Ø His names. Uzziah, “Might of Jehovah” (II Kings 15:13, 30, 32, 34;
Isaiah 1:1; 6:1; Amos 1:1; Zechariah 14:5); Azariah, “Whom
Jehovah aids” (II Kings 14:21; 15:1, 6, 8, 17, 23, 27; I Chronicles
3:12); the former, the designation taken by or conferred upon him at or
soon after his accession (Thenius, Bahr); the latter, his name before that
event. But if the two appellations should not be regarded as equivalent
(Keil), the likelihood is that Uzziah was his personal and Azariah his kingly
title (Nagelsbach in Herzog, and Kleinert in Riehm), as the latter, Azrijahu,
is the name he ordinarily bears on the Assyrian monuments
(Schrader, ‘Keilin-schriften,’ p. 217).
Ø His parents. Amaziah the son of Joash, and Jecoliah of Jerusalem. Of the
latter nothing is known beyond her name and residence, except that she
had been the wife, and was the mother, of a king. That Uzziah was not his
father’s firstborn son has been inferred (Bertheau, Ewald, Bahr), though
precariously, from the statement that “all the people took him and made
him king” (v. 1).
Ø The date of his accession. After his father’s death, in the fifteenth year
Jeroboam II of
accession should be dated from his father’s capture by Joash (Sumner) is
not without support from certain circumstances stated in the narrative, as
e.g. that Amaziah lived (not reigned) after the death of Joash fifteen years
(ch. 25:25), and that Uzziah built Eloth after the death of his father (ch.
26:2), as if he had been sovereign before that event, Nevertheless, it is not
by Josephus (‘
text (consult Exposition).
4. The length of his reign. Fifty-two years — with one exception (ch. 33:1)
longest throne-occupancy of any sovereign of
synchronized with the accession of Pekah to the
of conspiracy and assassination (II Kings 15:23-25).
Ø A worshipper of Jehovah. “He did that which was right in the eyes of
Jehovah, according to all that his father Amaziah had done,” i.e. until he
declined into idolatry (ch. 25:14). “He was a good man, and
by nature righteous and magnanimous, and very laborious in taking care of
affairs of his kingdom” (Josephus, ‘
religion, while sincere, was, like his father’s, imperfect (ch. 25:2).
“The high places were not removed: the people sacrificed and burnt
incense still on the high places” (II Kings 15:4). See the confirmation of
this in the minor prophets (Hosea 8:14; 12:2; Amos 2:4).
Ø A seeker after God. “And he sought God.”
o How? By observing His worship, keeping His commandments,
honoring His prophets, and studying His Law — the only true way of
seeking God still.
o When? In the days of Zechariah, “who had understanding,” or “gave
instruction” (Revised Version, margin), “in the vision of God.” Nobler
distinction than the former, better employment than the latter, can no
o How long? Until Zechariah died, after which his fervor declined, the
remembrance of his teacher faded, his devotion to Jehovah and the true
religion diminished. So Joash behaved wisely and religiously while
Jehoiada lived (ch. 24:17). Human goodness too often short-lived
o With what result? Prosperity, which kept pace with his piety. “As long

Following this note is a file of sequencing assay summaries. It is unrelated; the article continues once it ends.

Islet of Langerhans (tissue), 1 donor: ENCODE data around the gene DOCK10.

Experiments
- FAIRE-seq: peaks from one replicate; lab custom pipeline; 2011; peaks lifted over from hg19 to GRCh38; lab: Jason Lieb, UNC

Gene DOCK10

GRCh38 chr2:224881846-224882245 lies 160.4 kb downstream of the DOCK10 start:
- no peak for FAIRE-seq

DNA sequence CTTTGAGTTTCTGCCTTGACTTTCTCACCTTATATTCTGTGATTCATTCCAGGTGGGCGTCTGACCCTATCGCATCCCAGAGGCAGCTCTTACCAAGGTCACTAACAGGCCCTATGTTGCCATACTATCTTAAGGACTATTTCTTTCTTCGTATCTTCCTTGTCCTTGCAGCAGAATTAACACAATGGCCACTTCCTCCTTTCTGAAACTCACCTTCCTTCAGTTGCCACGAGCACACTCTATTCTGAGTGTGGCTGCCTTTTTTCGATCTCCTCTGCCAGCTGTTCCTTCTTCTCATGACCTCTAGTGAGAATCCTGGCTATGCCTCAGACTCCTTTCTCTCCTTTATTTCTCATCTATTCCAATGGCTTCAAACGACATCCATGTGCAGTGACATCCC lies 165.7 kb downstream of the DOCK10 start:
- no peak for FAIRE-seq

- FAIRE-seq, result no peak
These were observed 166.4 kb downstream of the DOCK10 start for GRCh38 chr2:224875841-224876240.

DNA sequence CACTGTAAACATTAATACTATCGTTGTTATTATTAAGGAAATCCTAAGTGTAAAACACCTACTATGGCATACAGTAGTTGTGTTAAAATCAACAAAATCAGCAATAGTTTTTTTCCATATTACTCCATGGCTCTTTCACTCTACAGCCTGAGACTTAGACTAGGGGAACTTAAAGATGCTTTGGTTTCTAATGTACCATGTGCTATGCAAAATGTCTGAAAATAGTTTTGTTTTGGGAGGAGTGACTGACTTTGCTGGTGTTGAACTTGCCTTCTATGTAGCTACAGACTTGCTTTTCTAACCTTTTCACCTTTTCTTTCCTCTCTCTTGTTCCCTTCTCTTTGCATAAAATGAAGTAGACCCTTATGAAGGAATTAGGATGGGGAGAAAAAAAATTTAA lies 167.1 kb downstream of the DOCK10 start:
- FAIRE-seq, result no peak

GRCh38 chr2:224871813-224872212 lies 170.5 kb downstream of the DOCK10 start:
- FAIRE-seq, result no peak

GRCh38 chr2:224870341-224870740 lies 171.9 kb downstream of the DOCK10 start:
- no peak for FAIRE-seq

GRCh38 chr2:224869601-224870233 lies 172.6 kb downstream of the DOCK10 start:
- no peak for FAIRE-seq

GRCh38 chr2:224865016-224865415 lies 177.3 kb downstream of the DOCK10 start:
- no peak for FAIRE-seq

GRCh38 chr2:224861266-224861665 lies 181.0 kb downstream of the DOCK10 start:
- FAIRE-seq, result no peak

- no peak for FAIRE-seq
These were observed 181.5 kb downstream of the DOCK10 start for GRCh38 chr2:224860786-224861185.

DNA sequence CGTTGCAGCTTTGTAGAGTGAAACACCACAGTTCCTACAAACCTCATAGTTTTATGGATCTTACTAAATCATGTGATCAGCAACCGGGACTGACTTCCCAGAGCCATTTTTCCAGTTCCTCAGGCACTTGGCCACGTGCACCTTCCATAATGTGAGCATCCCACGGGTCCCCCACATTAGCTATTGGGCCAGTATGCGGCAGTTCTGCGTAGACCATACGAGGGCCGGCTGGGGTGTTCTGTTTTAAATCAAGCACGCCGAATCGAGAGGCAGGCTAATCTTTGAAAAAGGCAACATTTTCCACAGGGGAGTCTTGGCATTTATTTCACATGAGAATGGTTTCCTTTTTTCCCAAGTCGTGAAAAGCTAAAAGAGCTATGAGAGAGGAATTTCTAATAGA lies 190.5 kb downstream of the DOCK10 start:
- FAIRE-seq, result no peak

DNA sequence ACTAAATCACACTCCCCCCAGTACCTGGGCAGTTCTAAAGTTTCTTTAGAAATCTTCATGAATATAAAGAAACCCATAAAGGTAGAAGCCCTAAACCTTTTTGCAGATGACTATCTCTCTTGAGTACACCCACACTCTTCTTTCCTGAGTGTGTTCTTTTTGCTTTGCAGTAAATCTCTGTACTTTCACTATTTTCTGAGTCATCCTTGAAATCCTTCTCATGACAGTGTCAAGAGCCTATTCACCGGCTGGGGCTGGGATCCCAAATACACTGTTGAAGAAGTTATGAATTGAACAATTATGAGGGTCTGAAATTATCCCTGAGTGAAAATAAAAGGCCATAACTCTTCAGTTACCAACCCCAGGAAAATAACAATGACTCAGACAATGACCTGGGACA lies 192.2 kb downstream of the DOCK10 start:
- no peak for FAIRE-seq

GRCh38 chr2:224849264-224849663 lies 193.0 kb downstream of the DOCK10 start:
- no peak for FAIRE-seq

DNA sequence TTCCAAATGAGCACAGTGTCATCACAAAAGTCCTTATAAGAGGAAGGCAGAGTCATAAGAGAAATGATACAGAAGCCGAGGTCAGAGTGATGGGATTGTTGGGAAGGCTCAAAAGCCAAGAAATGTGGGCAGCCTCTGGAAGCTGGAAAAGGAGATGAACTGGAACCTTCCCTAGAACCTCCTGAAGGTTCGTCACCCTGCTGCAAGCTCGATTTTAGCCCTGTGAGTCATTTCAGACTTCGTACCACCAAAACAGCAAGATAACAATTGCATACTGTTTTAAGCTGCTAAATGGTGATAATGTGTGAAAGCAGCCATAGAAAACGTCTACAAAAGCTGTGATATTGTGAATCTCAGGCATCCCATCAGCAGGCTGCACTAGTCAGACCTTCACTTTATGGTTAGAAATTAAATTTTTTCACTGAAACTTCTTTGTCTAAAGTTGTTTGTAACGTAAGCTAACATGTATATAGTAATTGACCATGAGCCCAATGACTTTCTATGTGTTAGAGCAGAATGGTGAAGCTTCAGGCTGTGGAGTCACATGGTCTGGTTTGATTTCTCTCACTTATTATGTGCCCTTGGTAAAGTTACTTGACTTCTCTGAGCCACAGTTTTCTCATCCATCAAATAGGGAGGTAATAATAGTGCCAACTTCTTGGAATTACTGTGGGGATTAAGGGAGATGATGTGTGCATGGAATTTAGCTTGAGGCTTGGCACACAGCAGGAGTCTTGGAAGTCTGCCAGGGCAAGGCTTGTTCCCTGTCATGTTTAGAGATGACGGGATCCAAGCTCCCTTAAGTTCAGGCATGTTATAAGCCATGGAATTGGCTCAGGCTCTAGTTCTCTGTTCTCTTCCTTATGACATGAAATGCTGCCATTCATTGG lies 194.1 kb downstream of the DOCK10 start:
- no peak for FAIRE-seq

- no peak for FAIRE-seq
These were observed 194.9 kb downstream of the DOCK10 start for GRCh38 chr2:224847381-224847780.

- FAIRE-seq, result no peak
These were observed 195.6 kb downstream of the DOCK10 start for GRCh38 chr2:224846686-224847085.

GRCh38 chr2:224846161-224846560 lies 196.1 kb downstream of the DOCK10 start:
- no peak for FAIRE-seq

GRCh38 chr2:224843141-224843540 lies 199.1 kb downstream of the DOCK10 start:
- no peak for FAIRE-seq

as he sought Jehovah, Elohim made him to prosper” (v. 5) — a
remarkable combination of words, which perhaps teaches that, whilst
prosperity or success is from God, the Supreme Being as such, it is
never conferred upon good men except on the ground that they are
worshippers of Him as the covenant God of grace and salvation.
Ø A pupil of Zechariah. “Zechariah had understanding,” and perhaps gave
him instruction “in the vision [or, ‘seeing’] of God.” That this Zechariah
was neither the priest whom Joash slew (ch. 24:20), nor the
prophet who lived in the second year of Darius (Zechariah 1:1), is
apparent. That he possessed that special gift or capacity of beholding God
in vision which pertained to the prophetic calling cannot be inferred from
the Chronicler’s statement, “since this beholding of God, of which the
prophets were conscious only in moments of highest inspiration, cannot be
thought of as a work of human activity and exercise” (Berthcau). Most
probably he was one who, like Daniel (Daniel 1:17), “had
understanding in all visions and dreams,” and who acted as Uzziah’s
counsellor and teacher.
Ø The fortification of Eloth. (v. 2.) His father’s conquest of
had either not been pushed as far as this important harbor-town upon the Red
Sea (see on ch. 8:17), or the town, though taken, had been given up and not
On attaining to the throne, Uzziah rectified his father’s oversight by capturing
erecting it into a fortress, and restoring it to
the early part of Uzziah’s reign, was probably that from which he derived
his name Azariah (II Kings 14:21-22); while its introduction at this
stage in the narrative, before the chronological statement which follows it
(v. 3), may have been due to a desire on the part of the Chronicler to
introduce Uzziah to his readers as the well-known monarch who had
conquered, recovered, and fortified Eloth (Berthcau).
Ø The war against the Philistines and Arabians. (vs. 6-7.) These had
and Uzziah may have purposed to inflict upon them
chastisement for that aggression (Keil); but the assumption is as rational
that Uzziah either dreaded or experienced a combination against himself